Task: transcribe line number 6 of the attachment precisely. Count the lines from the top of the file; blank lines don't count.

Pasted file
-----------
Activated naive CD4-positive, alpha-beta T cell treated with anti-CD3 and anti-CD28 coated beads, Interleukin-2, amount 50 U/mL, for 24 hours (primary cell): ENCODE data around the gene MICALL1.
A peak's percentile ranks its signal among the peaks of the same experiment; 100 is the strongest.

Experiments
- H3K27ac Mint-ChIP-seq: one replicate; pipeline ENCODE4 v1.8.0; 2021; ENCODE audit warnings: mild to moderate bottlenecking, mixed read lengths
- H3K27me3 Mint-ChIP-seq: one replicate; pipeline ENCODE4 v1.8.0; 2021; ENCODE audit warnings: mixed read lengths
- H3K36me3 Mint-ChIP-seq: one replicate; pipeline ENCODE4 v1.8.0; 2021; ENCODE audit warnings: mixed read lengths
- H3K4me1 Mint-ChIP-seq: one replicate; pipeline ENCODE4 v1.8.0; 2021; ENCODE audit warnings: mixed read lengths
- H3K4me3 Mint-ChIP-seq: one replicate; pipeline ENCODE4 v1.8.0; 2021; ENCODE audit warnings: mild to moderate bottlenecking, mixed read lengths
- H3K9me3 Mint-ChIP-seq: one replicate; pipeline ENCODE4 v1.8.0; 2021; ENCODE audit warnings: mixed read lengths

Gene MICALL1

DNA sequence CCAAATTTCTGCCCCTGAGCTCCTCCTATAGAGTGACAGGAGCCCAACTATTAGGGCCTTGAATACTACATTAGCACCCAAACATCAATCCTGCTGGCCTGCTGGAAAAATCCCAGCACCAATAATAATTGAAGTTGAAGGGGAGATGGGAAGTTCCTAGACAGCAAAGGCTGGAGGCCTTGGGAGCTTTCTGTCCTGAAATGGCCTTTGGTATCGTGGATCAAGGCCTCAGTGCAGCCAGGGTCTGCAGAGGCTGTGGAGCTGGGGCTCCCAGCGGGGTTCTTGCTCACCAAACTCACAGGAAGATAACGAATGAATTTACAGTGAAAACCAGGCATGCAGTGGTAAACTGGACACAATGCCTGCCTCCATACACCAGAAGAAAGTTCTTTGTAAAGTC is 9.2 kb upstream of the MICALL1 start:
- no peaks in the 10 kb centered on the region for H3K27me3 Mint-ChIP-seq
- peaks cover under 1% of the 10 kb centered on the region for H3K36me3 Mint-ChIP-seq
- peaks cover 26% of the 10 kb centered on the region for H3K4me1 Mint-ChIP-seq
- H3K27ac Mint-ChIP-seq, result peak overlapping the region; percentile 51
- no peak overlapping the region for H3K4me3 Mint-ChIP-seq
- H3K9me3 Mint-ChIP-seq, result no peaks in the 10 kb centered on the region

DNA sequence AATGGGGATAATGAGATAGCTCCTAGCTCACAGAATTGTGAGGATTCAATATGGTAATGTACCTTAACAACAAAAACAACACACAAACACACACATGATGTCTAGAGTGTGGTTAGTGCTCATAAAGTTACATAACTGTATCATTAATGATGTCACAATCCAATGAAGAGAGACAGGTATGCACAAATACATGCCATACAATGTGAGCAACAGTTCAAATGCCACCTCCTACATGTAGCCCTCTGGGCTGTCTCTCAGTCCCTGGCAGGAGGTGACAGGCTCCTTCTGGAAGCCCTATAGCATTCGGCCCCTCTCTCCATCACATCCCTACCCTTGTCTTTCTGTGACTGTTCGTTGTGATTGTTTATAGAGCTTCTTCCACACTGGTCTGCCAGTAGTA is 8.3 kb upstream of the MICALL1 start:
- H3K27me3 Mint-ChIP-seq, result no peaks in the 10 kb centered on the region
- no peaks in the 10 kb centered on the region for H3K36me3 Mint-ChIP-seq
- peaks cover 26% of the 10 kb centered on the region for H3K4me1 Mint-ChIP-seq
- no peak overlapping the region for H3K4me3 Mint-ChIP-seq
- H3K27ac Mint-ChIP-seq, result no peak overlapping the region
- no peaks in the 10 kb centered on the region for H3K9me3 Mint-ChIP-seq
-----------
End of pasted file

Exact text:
- H3K36me3 Mint-ChIP-seq: one replicate; pipeline ENCODE4 v1.8.0; 2021; ENCODE audit warnings: mixed read lengths